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The exhibition of 100+ works from the Doug McCraw Collection is an original presentation by the Museum, and was curated by Kathleen Goncharov, the Museum’s Senior Curator.

The works explore themes of survival, exposure, concealment, exploitation, race, and cultural-defining design.

They include still photography and installations, capturing moments that transcend boundaries of insight, and reveal how fabricated myths can shape our perceptions and distort our beliefs.

Doug McCraw is the co-founder of one of South Florida’s cultural gems: the FATVillage Arts District which is McCraw’s project that promotes creativity, artist residences, exhibitions, research, and education. McCraw loaned these 100+ works from his collection to the Boca Raton Museum, for this new exhibition.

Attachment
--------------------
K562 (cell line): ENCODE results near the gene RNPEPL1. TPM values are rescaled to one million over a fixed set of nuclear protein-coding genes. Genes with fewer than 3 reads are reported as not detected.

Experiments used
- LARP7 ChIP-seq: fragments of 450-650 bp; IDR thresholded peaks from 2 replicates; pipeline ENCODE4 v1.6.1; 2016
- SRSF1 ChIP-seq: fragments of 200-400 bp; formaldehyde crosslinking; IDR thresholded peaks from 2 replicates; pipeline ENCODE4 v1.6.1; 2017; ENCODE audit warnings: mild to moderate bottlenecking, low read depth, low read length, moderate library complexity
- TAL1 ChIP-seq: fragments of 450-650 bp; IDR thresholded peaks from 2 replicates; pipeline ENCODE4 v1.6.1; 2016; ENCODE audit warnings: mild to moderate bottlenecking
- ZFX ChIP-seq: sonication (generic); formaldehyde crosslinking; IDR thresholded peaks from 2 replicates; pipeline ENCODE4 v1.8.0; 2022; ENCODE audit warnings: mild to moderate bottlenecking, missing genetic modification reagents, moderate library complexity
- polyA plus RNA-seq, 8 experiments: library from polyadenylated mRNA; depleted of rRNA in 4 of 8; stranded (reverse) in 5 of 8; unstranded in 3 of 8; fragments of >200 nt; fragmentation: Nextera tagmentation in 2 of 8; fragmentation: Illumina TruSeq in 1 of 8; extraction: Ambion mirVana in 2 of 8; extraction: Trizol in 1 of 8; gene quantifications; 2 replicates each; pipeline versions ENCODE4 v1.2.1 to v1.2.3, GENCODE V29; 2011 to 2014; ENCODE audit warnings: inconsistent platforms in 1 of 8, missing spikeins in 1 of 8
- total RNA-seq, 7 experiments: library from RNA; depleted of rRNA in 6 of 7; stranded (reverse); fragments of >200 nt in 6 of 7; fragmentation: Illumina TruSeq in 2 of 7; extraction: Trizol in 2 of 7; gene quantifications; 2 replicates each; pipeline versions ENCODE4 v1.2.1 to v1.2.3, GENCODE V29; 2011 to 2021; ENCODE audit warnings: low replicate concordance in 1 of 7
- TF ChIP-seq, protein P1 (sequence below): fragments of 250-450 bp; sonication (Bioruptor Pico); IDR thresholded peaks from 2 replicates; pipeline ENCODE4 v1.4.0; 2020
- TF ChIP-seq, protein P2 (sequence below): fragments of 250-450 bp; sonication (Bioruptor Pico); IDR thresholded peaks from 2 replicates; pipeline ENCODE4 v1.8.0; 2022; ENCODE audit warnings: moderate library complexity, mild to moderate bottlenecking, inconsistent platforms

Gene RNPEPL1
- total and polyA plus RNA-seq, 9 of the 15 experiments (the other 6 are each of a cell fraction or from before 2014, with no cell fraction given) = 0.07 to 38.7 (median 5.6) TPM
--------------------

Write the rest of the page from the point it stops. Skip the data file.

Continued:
“Myths, Secrets, Lies and Truths presents five distinct voices that delve into and illuminate so many aspects of life,” says Irvin Lippman, the Executive Director of the Boca Raton Museum of Art. “Our thanks to Doug McCraw who has built an extraordinary and stimulating collection that will facilitate insightful conversations.”

The Boca Raton Museum of Art is located at 501 Plaza Real in Mizner Park, a shopping, dining, entertainment, residential and arts district in downtown Boca Raton (map and directions).

Great for Juneteenth: Works by Sheila Pree Bright

From her series”Young Americans”

Sheila Pree Bright presents works from her Young Americans series, in which she invited young people, of all backgrounds and in cities across the country, to pose with the flag in ways that felt comfortable (while recording their personal stories of what the flag means to each of them).